One of the more interesting aspects of my work over the past year or so has been my engagement with the Office for National Statistics (ONS).
What started as a discussion about data on trade in services (more on this in a future post!) has evolved into a broader relationship that has allowed us to exchange views on a variety of macroeconomic topics that are relevant to financial and related professional services.
Last week I got a wonderful distillation of these topics, and many other themes, when I travelled to Newport for the ONS’s first annual economic statistics conference. Over two days, senior ONS figures and prominent guest speakers gave presentations and led discussions on topical issues in the world of economic statistics. One panel, for example, discussed how the standard national-accounts framework should be revised to adapt to the evolving 21st-century economy, in which the traditional boundaries between consumers and producers are being blurred. For example, how should we account for the value of someone sitting at home and contributing to a Wikipedia page? Consumers and businesses now take digital platforms for granted—Uber and Airbnb are the most-often cited examples—but their value is still not always captured in economic statistics.
Some of the material presented was very specific—and very valuable for it. I greatly enjoyed the presentation given by Eurostat’s Director of National Accounts, Prices and Key Indicators, Dr Silke Stapel-Weber, on crossborder balance-of-payments asymmetries. But this balance between the specific and technical on the one hand and the broad and conceptual on the other was what made the conference unique.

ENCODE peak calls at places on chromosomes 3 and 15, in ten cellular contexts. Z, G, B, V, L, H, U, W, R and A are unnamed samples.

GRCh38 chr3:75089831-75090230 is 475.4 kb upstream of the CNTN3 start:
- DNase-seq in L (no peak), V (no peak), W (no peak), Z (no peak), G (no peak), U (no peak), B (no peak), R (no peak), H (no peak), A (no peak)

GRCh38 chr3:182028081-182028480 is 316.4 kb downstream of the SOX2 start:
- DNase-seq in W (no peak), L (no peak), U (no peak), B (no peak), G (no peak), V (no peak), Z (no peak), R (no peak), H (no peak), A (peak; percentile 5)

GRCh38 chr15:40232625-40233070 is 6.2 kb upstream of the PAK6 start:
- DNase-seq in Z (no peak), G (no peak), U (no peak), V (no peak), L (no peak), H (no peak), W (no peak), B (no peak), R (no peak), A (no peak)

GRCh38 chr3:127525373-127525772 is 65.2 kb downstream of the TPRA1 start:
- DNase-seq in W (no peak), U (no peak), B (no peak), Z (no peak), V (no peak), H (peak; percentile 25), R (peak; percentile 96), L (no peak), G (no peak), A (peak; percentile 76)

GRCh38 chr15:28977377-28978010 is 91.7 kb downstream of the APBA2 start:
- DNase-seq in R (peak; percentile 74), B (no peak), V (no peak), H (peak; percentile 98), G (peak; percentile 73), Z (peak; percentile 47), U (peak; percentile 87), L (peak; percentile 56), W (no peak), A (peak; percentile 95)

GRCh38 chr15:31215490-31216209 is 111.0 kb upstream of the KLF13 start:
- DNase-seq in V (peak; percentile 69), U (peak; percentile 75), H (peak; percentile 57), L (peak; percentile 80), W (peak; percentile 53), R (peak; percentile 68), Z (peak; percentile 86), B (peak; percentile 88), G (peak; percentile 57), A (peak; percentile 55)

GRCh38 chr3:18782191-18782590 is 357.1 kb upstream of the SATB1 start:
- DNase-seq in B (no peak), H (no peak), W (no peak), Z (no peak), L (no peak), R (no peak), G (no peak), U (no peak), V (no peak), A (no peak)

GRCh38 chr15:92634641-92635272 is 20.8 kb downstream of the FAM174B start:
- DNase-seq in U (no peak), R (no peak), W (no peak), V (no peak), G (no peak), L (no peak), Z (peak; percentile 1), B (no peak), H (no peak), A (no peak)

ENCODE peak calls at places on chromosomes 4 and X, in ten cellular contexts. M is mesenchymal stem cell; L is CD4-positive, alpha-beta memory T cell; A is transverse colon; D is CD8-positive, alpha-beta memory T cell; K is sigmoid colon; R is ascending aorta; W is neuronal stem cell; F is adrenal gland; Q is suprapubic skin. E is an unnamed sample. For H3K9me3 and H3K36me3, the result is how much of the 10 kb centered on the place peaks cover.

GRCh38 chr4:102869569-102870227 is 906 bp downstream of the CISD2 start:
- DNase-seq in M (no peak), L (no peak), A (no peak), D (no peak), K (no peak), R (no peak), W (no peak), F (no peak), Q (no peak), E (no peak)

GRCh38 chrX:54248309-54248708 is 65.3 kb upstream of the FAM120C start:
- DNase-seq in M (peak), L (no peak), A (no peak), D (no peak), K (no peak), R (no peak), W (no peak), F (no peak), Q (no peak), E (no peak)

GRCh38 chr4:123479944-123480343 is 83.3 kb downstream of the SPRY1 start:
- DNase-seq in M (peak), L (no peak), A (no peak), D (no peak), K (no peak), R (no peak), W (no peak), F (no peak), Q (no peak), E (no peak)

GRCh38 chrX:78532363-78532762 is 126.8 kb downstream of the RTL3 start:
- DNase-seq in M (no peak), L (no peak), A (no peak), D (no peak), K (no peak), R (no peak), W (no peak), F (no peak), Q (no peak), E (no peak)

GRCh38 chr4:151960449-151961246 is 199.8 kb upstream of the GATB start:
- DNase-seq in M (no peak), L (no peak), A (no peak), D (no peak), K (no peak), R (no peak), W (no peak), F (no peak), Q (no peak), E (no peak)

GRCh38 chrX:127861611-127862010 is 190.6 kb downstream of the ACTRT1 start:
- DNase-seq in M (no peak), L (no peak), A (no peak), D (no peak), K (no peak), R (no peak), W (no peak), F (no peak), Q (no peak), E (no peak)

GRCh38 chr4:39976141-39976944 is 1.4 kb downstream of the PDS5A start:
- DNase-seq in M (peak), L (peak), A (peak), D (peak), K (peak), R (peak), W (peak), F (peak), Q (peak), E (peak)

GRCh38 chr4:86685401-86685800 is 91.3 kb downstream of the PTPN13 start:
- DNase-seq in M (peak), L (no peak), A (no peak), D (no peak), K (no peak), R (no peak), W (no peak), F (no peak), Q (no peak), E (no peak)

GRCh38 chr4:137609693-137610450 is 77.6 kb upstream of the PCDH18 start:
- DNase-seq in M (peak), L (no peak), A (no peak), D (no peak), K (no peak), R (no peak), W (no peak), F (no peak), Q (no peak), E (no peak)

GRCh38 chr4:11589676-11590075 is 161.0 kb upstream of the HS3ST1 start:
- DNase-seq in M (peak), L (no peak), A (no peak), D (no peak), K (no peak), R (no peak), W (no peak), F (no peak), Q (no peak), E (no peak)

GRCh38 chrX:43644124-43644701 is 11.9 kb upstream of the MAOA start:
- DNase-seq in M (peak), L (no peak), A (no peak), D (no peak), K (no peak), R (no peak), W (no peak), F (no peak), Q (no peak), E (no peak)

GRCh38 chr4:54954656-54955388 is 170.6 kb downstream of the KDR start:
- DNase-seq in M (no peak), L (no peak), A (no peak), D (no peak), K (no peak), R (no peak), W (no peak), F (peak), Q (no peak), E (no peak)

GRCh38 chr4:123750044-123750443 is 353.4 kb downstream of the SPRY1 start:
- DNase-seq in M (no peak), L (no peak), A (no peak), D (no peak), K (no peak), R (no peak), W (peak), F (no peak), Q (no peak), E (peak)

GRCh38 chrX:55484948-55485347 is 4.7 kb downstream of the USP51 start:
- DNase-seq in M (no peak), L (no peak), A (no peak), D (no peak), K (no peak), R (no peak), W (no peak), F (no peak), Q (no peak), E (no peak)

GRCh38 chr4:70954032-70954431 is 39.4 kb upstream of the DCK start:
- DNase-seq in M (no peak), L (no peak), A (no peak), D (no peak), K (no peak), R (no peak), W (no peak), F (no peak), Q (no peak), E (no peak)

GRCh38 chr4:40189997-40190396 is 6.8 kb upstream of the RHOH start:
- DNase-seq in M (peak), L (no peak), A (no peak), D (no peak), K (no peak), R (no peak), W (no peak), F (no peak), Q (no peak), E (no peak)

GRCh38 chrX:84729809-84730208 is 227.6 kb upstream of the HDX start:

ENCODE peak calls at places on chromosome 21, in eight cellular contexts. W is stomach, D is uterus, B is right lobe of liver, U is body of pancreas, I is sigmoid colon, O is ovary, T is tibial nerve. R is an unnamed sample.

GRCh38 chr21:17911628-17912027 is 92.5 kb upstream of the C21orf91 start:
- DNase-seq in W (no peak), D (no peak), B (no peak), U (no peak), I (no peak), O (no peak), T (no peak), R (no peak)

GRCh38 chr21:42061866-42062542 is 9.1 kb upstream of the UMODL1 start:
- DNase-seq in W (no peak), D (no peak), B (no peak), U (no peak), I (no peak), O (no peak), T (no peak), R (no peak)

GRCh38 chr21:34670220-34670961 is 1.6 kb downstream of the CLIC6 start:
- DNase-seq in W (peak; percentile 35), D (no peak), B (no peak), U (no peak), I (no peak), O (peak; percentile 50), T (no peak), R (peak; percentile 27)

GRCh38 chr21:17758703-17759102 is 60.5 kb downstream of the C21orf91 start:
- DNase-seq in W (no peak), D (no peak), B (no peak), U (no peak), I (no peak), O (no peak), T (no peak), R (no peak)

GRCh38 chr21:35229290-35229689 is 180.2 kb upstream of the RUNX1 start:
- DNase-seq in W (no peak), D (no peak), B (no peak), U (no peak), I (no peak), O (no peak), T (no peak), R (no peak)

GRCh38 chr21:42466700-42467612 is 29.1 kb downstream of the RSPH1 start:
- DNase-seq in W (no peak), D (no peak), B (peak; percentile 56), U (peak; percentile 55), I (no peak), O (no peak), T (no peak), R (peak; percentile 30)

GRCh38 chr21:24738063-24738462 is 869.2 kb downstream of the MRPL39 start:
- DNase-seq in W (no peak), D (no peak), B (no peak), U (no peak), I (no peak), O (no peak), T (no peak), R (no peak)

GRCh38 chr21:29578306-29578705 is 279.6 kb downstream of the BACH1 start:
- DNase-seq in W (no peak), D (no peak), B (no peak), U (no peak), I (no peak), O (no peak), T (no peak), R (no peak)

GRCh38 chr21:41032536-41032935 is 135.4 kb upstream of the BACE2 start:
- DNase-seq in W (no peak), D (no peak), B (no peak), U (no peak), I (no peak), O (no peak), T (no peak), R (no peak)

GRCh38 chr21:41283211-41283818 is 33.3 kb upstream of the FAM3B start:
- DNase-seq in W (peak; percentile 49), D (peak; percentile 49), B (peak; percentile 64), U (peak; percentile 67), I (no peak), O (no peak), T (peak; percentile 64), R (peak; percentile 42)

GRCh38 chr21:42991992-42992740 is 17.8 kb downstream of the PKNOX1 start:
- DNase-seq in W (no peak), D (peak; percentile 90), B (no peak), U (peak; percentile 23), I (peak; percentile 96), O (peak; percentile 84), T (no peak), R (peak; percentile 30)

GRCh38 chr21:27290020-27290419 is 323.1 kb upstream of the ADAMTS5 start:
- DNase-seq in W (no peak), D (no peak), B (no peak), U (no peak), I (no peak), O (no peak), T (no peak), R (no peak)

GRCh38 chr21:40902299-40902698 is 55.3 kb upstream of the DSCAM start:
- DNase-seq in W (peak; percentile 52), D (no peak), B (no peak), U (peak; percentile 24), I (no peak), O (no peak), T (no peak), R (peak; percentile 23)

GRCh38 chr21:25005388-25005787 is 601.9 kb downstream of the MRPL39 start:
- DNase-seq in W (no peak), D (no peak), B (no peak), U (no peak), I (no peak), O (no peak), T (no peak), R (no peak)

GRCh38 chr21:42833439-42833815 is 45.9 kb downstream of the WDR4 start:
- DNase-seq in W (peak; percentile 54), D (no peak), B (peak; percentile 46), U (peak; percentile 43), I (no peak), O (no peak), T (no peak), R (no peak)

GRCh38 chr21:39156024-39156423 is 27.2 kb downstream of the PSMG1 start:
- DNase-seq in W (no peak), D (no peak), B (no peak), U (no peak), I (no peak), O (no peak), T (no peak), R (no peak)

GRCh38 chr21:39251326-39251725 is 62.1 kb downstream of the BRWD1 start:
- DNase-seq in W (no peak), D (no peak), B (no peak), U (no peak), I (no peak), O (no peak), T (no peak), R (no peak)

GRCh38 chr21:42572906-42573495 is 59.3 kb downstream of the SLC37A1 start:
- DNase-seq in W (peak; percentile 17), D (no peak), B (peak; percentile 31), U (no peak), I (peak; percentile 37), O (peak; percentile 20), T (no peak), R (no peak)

My previous post talked about the need for economics to embrace quantitative models, which can establish frameworks and add rigour to empirical analysis—but also to engage in more qualitative, cross-disciplinary work so that as a discipline, it can be as relevant as possible in the ‘real world’. Looked at in the aggregate, the ONS conference did a wonderful job of explaining the technicalities of some of the current challenges around collection and dissemination of economic statistics—but also in making it clear why these issues matter to non-specialists. Perhaps the best example was the idea that GDP is a measure of economic activity, not well-being. Because there is generally an overlap between increased economic activity and increased well-being (all else being equal!) the two concepts often get conflated—especially, but not exclusively, in the mainstream media. The OECD has done great work addressing this point by creating well-being framework that presents this overlap—as well as the overlap between individual and societal well-being—graphically:
And the ONS has been equally enterprising by creating a wide-ranging, interactive well-being dashboard.